In addition to the hefty cost of boosting quality, Mercedes is grappling with a strong euro that has eroded the value of revenues generated in the United States, rising raw materials prices, and sluggish demand for cars in Germany. New rivals are crowding into the market. In the U.S. luxury car market, Mercedes slipped to fourth place last year, behind Lexus, BMW and General Motors' Cadillac nameplate.

Not so smart?

In the first two months of the year, sales of Mercedes-brand vehicles tumbled 14 percent worldwide, in part because the automaker delayed some deliveries in Europe to replace faulty high-pressure diesel pumps. Mercedes expects weak sales again in March.

Its quirky Smart-brand business is losing around $600 million a year -- for a total of $3 billion since 1998 -- because the two-model lineup doesn't generate enough revenue to cover production costs.

Mercedes is studying how to cut the losses and will announce its plans next month. Many investors want DaimlerChrysler to scrap the Smart business, as it pulled out of the Mitsubishi deal last year. But Cordes rules out the possibility. "Closing down Smart makes no sense."

The company is considering bringing the pint-sized ForTwo two-seater to the United States. But it is rethinking the ForFour car, developed with Mitsubishi, and may scrap a new ForMore compact sport utility vehicle. Such measures could lead to charges that would lower earnings in 2005.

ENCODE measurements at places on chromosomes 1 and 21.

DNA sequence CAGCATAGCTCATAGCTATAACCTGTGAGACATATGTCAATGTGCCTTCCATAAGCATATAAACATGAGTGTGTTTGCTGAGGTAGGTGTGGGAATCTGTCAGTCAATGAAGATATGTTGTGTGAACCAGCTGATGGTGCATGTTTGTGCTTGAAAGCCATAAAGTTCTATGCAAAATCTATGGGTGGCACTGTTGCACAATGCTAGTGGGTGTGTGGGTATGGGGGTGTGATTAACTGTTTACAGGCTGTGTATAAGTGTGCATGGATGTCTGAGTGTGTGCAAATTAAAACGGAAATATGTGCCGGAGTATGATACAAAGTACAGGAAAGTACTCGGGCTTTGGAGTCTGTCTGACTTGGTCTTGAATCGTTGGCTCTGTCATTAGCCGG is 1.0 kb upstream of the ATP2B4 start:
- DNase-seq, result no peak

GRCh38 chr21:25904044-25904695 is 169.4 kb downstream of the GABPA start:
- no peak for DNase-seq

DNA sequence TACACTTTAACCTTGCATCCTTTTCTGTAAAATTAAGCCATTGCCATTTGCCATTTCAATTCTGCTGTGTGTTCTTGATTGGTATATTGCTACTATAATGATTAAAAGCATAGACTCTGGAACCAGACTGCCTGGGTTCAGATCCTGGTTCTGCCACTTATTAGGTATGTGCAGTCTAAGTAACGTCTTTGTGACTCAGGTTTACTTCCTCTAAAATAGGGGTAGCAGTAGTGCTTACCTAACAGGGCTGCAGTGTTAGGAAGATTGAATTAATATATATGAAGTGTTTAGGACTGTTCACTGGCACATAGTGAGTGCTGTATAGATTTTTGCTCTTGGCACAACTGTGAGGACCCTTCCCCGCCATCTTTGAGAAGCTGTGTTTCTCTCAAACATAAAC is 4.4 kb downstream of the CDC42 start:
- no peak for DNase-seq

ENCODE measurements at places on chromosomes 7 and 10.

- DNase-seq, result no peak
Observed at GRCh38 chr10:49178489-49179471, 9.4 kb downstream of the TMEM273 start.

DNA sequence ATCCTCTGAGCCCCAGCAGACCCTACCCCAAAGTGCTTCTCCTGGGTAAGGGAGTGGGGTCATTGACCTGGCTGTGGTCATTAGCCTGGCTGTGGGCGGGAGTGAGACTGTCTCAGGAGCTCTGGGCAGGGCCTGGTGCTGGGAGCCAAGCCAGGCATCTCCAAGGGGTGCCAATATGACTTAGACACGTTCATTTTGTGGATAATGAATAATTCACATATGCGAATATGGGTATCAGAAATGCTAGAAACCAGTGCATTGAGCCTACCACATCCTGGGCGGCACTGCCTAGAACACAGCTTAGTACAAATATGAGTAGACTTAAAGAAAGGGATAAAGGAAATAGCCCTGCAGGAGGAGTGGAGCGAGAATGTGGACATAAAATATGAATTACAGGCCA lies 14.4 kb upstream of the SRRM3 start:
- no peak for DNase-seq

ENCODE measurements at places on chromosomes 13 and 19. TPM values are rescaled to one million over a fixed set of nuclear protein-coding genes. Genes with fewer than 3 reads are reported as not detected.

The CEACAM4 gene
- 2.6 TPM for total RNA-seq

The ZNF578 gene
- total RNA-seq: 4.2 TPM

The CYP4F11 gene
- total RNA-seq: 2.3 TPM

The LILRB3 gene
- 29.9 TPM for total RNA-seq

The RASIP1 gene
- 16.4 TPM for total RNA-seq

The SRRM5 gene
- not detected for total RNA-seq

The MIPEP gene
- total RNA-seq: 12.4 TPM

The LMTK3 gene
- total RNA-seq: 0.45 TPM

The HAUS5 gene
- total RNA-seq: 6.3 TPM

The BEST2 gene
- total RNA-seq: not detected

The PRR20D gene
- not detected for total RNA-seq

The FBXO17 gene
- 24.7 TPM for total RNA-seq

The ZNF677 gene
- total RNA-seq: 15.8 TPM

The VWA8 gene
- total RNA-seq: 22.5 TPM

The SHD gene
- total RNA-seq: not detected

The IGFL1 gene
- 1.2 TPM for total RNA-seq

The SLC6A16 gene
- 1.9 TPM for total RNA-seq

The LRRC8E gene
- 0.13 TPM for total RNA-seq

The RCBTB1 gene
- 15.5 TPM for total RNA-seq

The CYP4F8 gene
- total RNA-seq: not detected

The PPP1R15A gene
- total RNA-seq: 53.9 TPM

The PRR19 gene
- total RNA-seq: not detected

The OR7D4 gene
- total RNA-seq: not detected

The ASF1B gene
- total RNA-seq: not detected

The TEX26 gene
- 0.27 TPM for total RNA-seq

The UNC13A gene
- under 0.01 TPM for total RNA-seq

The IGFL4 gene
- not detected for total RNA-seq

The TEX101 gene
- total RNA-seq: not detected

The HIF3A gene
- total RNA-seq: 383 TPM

Mercedes' super-luxury, $300,000-plus Maybach, has fallen short of expectations. Mercedes says the car makes money, but last year it sold only 500 Maybach sedans after targeting sales of 1,000.

Mercedes has also postponed the U.S. introduction of the B-Class wagon because sales would not be profitable at current exchange rates.

Mercedes officials are banking on a stronger second half after the launches of the new M-Class sport utility vehicle and a large R-Class wagon. The vehicles will be assembled at Mercedes' Tuscaloosa, Ala., plant. Headed by a former Toyota executive, the factory has refined its production system to build the new models.

With the M-Class hitting dealer showrooms next month, U.S. customers and dealers will have a preview of whether Mercedes is getting back on track.

"There are lots of challenges," Cordes said. "But I'm convinced that we will be able to turn the business around."